Java

View the Duo Universal Prompt Java sample project for a complete example of how to use the SDK.

Maven

Add the following to the <dependencies> section of your pom.xml:

<dependency>
  <groupId>com.duosecurity</groupId>
  <artifactId>duo-universal-sdk</artifactId>
  <version>1.0.3</version>
</dependency>

Gradle

Add the following to the dependencies section of your build.gradle:

implementation group: "com.duosecurity", name: "duo-universal-sdk", version: "1.0.3"

Manual

Find the latest jar on the duo_universal_java Github releases page.

Detailed SDK Workflow

Create a Client() object

After you perform primary authentication (e.g. look up a user's username and password in your database), you should create a Client() object which initializes the secondary authentication process.

Client() takes your Duo Web application's Client ID (or Integration key) as client_id, Client secret (or Secret key) as client_secret, and API hostname as api_host information from the Duo Admin Panel, as well as a redirect uri which Duo will use to redirect back to your application after authentication.

What should I use as the redirect URI?

The redirect URI will be a separate endpoint on your service that listens for the Duo Prompt redirection callback. E.g. if your login form is at https://example.com:8080/login, then your redirect uri could be https://example.com:8080/duo-callback. This URI does not need to be publicly accessible by Duo, it will only be accessed from the end-user’s web browser.

Python Example

import duo_universal
duo_client = duo_universal.Client(client_id, client_secret, api_host, redirect_uri)
Safeguard your client secret (secret key)!

The security of your Duo application is tied to the security of your client secret (secret key). Treat these pieces of data like a password. They should be stored in a secure manner with limited access, whether that is in a database, a file on disk, or another storage mechanism. Always transfer them via secure channels, and do not send them over unencrypted email, enter them into chat channels, or include them in other communications with Duo.

Call health_check()

A call to health_check() determines if Duo’s servers are accessible and available to accept the 2FA request. If Duo’s servers are inaccessible for any reason (e.g. networking issues, services outage), this method raises an error, and your application can decide how to proceed (i.e. to “Fail Open” and allow the login without completing Duo authentication, or to “Fail Closed” and prohibit the login completely).

Python Example

try:
  duo_client.healthcheck()
except DuoException:
  # Either allow login without 2FA, or abort the login process

Call generate_state()

generate_state() generates a session identifier. This identifier will be passed to Duo, and should also be stored locally in your code use later to validate Duo's responses. The validation will occur in a different endpoint / web request, so you should store the state in your web framework’s session.

Python Example

state = duo_client.generate_state()
flask.session[‘state’] = state

Call create_auth_url()

create_auth_url() takes the user’s username and the previously generated state and returns a URL to a Duo-hosted endpoint.

Python Example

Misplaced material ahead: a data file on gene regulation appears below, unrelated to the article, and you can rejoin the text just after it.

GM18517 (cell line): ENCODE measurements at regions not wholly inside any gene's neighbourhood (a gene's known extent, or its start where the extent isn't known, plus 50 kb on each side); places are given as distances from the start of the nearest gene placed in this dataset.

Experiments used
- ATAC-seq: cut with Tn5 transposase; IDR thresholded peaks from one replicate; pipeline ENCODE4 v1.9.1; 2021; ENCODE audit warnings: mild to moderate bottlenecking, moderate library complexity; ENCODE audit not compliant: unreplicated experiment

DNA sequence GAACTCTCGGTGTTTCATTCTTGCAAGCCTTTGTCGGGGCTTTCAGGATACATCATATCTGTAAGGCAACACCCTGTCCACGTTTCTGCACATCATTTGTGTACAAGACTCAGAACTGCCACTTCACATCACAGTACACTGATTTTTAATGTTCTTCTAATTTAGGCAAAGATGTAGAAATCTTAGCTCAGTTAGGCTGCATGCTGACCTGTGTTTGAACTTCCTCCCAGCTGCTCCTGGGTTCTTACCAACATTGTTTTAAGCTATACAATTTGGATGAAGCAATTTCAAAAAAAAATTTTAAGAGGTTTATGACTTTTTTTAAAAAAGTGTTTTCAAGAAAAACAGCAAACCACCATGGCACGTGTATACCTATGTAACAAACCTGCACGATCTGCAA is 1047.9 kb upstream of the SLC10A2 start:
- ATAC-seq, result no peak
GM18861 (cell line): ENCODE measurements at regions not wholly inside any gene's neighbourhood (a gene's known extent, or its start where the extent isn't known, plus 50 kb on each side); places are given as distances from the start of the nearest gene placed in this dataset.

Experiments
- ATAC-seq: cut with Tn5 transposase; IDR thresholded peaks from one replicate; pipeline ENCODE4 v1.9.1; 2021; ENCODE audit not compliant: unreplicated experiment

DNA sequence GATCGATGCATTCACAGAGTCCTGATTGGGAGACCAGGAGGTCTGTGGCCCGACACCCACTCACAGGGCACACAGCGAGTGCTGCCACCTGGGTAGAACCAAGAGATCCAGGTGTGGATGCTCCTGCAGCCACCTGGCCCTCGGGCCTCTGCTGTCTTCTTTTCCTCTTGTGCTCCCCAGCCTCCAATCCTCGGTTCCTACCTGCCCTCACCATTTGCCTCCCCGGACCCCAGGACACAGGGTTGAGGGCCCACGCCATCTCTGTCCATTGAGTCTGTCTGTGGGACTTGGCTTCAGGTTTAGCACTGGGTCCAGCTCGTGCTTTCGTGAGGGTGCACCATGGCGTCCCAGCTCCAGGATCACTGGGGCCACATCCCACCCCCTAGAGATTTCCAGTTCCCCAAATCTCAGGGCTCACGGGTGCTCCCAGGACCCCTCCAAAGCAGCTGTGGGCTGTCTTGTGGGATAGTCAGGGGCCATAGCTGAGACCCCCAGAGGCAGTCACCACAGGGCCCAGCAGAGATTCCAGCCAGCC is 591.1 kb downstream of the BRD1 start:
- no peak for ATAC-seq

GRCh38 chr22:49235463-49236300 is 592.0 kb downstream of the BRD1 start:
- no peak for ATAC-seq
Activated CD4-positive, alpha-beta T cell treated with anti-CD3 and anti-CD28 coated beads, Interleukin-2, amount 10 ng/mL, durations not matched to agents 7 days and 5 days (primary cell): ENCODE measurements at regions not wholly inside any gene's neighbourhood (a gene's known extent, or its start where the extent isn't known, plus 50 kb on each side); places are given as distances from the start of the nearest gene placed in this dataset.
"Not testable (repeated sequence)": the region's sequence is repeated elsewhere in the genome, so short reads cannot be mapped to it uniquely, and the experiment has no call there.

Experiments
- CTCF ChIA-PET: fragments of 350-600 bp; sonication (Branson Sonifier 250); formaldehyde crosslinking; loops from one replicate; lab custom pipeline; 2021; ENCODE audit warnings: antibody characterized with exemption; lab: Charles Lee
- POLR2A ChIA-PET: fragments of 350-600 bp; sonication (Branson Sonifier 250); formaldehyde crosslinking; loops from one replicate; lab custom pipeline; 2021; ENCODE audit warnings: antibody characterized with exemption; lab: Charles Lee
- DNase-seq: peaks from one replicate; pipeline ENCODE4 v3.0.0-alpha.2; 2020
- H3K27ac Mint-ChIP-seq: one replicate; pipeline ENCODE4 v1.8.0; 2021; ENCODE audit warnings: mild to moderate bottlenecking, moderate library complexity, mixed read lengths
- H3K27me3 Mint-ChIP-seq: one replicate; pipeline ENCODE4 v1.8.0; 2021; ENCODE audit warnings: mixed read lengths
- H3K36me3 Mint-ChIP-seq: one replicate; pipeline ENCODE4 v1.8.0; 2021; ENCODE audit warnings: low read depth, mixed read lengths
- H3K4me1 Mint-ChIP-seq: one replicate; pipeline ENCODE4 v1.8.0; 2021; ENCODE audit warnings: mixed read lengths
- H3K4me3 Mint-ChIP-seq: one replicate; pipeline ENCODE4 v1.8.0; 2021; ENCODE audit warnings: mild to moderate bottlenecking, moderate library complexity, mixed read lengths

prompt_uri = duo_client.create_auth_url(username, state)

Redirect the Client

Redirect the client web browser to the previously created URI. This is where the end-user is shown the Duo Prompt to complete their authentication. The redirect code is specific to your web framework.

Python Example (Using Flask)

return flask.redirect(prompt_uri)

Wait for the Redirect from Duo back to your Redirect URI

After Duo successfully verifies the user — authentication approval via phone call, SMS passcode, Duo Push, etc. or permitted access with bypass of interactive authentication after Duo policy evaluation — their browser is then redirected to the redirect_uri specified earlier in the Client() object. This URI should be an endpoint in your service which completes the remainder of the end-user’s login.

This request includes two GET parameters: state and code.

Python Example (Using Flask)

@app.route("/duo-callback")
def duo_callback():
   state = request.args.get('state')
   code = request.args.get('code')

Validate the state Parameter

The state parameter value received from the redirect should be validated against the previously saved state value. If they don't match, this indicates a security issue and the login attempt should be aborted.

Python Example

if state != flask.session['state']:
# Abort login attempt

Call exchange_authorization_code_for_2fa_result()

exchange_authorization_code_for_2fa_result() takes the code parameter from the previous step, as well as the username. This method calls Duo’s service to have your server validate that the user successfully authenticated with Duo.

This method raises a DuoException if the user fails Duo authentication for any reason. If it does not raise an error, then the user has successfully completed Duo authentication. The returned token object contains metadata about the authentication.

Python Example

try:
  decoded_token =
duo_client.exchange_authorization_code_for_2fa_result(code, username)
except DuoException as e:
  # Handle authentication failure.
# User successfully passed Duo authentication.

Troubleshooting

Need some help? Take a look at our WebSDK Knowledge Base articles or Community discussions. For further assistance, contact Support.